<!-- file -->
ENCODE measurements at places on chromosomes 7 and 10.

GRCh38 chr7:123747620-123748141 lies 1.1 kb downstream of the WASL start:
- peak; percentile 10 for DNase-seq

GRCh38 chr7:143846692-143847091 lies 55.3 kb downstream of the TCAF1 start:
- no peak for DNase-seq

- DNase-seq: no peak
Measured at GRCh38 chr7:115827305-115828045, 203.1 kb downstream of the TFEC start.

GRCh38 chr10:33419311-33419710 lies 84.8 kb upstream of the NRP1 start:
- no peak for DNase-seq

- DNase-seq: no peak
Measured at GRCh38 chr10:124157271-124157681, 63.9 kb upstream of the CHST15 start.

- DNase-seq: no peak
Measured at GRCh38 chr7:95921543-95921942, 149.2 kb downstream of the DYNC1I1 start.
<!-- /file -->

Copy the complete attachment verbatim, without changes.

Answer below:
ENCODE measurements at places on chromosomes 7 and 10.

GRCh38 chr7:123747620-123748141 lies 1.1 kb downstream of the WASL start:
- peak; percentile 10 for DNase-seq

GRCh38 chr7:143846692-143847091 lies 55.3 kb downstream of the TCAF1 start:
- no peak for DNase-seq

- DNase-seq: no peak
Measured at GRCh38 chr7:115827305-115828045, 203.1 kb downstream of the TFEC start.

GRCh38 chr10:33419311-33419710 lies 84.8 kb upstream of the NRP1 start:
- no peak for DNase-seq

- DNase-seq: no peak
Measured at GRCh38 chr10:124157271-124157681, 63.9 kb upstream of the CHST15 start.

- DNase-seq: no peak
Measured at GRCh38 chr7:95921543-95921942, 149.2 kb downstream of the DYNC1I1 start.